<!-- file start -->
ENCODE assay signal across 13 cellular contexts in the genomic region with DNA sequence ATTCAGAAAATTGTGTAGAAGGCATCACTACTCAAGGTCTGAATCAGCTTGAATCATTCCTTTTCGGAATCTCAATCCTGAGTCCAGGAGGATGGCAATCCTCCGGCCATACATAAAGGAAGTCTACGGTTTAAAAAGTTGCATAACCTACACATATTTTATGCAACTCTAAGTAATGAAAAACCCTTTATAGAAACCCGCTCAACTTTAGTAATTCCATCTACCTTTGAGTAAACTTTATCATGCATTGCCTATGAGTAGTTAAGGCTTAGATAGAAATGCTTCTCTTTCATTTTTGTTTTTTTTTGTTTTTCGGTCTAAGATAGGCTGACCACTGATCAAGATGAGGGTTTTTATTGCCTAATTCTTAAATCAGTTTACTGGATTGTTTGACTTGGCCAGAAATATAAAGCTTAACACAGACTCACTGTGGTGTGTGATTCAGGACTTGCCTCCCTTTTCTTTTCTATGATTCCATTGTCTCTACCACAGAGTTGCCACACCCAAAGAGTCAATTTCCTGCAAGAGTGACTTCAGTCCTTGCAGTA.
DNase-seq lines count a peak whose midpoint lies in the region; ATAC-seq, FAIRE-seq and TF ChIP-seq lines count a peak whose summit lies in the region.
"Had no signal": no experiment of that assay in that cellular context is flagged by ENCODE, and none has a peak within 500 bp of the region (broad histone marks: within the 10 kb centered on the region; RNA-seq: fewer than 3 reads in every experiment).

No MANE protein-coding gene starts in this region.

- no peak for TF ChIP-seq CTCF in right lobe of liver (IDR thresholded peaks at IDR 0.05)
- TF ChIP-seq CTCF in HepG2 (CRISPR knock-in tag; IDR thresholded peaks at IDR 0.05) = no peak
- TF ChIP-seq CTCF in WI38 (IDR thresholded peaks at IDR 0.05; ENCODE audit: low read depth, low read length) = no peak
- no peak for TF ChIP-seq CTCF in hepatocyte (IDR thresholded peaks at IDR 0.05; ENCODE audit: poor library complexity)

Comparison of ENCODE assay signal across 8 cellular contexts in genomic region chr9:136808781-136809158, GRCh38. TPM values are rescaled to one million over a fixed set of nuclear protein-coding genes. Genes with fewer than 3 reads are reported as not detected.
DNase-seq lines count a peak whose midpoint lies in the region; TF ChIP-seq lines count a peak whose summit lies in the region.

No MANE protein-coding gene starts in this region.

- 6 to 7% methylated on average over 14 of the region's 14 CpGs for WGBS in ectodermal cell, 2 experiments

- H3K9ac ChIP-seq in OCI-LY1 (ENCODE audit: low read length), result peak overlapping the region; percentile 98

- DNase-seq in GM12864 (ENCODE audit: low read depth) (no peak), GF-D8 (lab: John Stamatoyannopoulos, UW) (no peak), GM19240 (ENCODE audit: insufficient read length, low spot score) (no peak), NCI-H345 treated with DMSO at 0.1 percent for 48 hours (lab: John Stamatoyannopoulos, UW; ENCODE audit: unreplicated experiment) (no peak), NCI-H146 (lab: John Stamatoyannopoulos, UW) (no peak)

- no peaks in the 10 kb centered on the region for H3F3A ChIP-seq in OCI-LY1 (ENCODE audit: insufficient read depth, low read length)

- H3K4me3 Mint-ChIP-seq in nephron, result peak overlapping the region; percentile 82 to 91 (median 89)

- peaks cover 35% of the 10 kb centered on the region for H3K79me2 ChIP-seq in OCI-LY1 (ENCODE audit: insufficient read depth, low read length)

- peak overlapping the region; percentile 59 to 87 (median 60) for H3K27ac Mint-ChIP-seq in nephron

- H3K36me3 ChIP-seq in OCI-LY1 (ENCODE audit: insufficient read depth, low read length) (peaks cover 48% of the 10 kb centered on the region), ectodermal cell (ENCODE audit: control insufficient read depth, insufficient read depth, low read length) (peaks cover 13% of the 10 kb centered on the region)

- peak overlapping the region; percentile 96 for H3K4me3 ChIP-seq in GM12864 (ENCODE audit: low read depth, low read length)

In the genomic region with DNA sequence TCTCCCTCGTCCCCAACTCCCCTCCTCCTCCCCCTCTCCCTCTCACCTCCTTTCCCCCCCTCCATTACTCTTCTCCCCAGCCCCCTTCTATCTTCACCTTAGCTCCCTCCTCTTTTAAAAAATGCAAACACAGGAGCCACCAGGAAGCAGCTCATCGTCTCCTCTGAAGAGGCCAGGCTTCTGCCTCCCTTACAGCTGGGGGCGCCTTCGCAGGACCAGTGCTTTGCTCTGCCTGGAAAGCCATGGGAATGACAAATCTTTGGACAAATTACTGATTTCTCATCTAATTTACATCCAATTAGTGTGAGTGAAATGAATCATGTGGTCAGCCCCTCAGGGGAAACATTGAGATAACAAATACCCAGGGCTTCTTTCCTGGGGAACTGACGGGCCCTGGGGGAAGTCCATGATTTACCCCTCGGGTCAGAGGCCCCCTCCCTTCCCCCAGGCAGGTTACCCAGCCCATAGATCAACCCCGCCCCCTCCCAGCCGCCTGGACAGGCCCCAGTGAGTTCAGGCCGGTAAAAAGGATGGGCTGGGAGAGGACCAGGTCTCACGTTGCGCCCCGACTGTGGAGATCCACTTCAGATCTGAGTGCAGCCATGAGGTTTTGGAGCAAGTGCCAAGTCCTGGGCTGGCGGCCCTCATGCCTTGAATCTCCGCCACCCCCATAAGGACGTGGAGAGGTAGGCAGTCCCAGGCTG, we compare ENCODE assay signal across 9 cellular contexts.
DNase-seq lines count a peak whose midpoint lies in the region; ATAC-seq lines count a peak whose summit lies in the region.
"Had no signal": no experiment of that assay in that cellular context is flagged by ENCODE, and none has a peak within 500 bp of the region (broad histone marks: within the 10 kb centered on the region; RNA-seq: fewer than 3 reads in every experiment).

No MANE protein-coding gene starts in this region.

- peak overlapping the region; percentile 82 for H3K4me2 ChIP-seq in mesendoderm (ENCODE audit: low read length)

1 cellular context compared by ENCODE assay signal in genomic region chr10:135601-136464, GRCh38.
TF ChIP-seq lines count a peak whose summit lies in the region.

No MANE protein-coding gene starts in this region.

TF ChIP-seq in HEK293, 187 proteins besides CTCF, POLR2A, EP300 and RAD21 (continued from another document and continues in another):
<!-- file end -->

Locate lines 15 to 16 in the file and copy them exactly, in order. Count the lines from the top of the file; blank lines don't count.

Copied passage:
- no peaks in the 10 kb centered on the region for H3F3A ChIP-seq in OCI-LY1 (ENCODE audit: insufficient read depth, low read length)

- H3K4me3 Mint-ChIP-seq in nephron, result peak overlapping the region; percentile 82 to 91 (median 89)